Anyway, I hope that a new VC system is in place by the time Simmons is
eligible. I think he’s a very legitimate candidate who deserves a shot.

–Jay Jaffe

Bottom of the Ninth

Ranking Prospect Lists

I recently did a little number-crunching, and thought you’d be interested in the results. For years, I’ve been collecting prospect lists from various media outlets, and my goal was to find out who has done the best job of predicting prospect greatness.

My methodology was pretty simple. I assigned 100 points to the top prospect on each list, 99 points to the #2 prospect, and so on, down to #40. (Note: I chose 40, because for years, the BBP list included only 40 prospects.)

Next, I multiplied that factor by the number of career win shares each player has tallied to date. Then, I simply took a sum of those 40

The results for 2000:

1. Baseball Prospectus: 97,128
2. Baseball America:    93,502
3. John Sickels:        90,776

This was the first year I began collecting lists, and unfortunately, I didn’t collect very many of them. But these are generally considered to be the three most prestigious prospect lists.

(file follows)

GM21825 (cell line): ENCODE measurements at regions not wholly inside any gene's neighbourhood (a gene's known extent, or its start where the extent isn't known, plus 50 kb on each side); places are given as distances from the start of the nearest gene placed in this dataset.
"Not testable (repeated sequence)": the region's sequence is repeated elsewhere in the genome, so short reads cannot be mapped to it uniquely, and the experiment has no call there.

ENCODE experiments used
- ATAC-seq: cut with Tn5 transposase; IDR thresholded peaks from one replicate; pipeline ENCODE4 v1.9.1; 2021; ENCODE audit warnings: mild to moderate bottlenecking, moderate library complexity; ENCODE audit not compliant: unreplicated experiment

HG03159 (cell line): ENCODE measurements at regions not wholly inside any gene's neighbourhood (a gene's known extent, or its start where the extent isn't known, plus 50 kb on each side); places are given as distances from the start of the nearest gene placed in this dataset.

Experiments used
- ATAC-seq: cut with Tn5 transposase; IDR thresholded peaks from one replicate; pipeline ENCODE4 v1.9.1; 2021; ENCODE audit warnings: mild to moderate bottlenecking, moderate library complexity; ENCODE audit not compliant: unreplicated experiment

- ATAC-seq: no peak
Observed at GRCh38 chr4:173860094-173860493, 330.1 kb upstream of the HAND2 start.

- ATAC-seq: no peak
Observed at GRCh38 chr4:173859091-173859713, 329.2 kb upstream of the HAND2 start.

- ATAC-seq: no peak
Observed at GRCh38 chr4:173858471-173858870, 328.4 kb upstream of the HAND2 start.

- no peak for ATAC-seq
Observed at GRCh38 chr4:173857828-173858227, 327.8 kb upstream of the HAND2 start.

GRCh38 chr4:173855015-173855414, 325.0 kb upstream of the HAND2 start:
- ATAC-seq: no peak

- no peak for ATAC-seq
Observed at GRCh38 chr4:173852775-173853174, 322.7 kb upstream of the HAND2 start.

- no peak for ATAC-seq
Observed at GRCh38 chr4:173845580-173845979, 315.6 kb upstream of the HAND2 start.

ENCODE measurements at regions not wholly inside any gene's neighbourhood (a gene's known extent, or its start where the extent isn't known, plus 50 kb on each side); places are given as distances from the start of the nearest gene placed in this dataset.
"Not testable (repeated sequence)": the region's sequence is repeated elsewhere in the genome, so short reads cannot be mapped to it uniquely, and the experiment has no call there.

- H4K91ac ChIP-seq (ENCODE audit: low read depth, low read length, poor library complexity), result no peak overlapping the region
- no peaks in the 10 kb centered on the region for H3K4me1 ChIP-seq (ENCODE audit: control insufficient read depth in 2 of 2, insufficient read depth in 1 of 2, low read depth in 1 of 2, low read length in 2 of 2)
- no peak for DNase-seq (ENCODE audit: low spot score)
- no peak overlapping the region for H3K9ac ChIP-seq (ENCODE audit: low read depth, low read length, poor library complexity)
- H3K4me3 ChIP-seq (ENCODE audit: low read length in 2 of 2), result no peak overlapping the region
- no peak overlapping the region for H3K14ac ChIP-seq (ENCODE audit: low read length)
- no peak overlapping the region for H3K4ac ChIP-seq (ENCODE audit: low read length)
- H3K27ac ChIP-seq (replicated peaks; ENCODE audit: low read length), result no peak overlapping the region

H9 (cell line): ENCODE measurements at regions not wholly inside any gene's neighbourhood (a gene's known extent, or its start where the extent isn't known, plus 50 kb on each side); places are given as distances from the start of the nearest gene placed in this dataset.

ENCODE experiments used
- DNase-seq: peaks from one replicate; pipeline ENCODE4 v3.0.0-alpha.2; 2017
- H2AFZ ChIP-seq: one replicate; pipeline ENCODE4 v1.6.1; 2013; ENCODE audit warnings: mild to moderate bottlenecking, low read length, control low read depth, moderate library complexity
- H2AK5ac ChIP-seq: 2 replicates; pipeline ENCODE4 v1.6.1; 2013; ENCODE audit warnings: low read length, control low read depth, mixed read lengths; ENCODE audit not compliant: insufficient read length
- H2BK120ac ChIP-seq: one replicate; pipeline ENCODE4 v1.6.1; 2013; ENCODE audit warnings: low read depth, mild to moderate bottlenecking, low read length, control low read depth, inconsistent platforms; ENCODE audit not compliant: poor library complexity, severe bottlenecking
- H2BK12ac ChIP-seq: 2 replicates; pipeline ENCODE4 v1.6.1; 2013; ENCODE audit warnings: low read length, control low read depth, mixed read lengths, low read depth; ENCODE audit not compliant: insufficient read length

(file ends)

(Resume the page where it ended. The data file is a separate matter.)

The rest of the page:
1. Baseball Prospectus: 100,134
2. Baseball America:     81,264
3. John Sickels:         78,872
4. TeamOne Baseball:     78,530
5. Top Prospect Alert:   76,973

The problem in 2001 is that some outlets considered Ichiro! a prospect, while others did not. If we remove Ichiro!, here are the results for the top 39:

1. Baseball Prospectus: 89,811
2. Sickels:             78,872
3. TeamOne:             78,530
4. Top Prospect Alert:  76,119
5. Baseball America:    71,052

I figure it doesn’t make much sense to continue this study beyond 2002 (as the sample size for the players involved is too small), so here is the final year of the study:

1. The Sporting News:   56,926
2. Baseball Prospectus: 51,831
3.         48,788
4. Baseball America:    47,968
5. Sickels:             44,598
6. TeamOne:             44,038
7. Top Prospect Alert:  40,654

The problem here is that TSN included several players (such as Vernon
and Corey Patterson) who weren’t considered prospects by anyone
else. If you remove those two, Baseball Prospectus easily ranks #1.

So, in other words, Baseball Prospectus’ list ranks #1 from 2000-2002!
Congratulations on a job well done!


Thank you for reading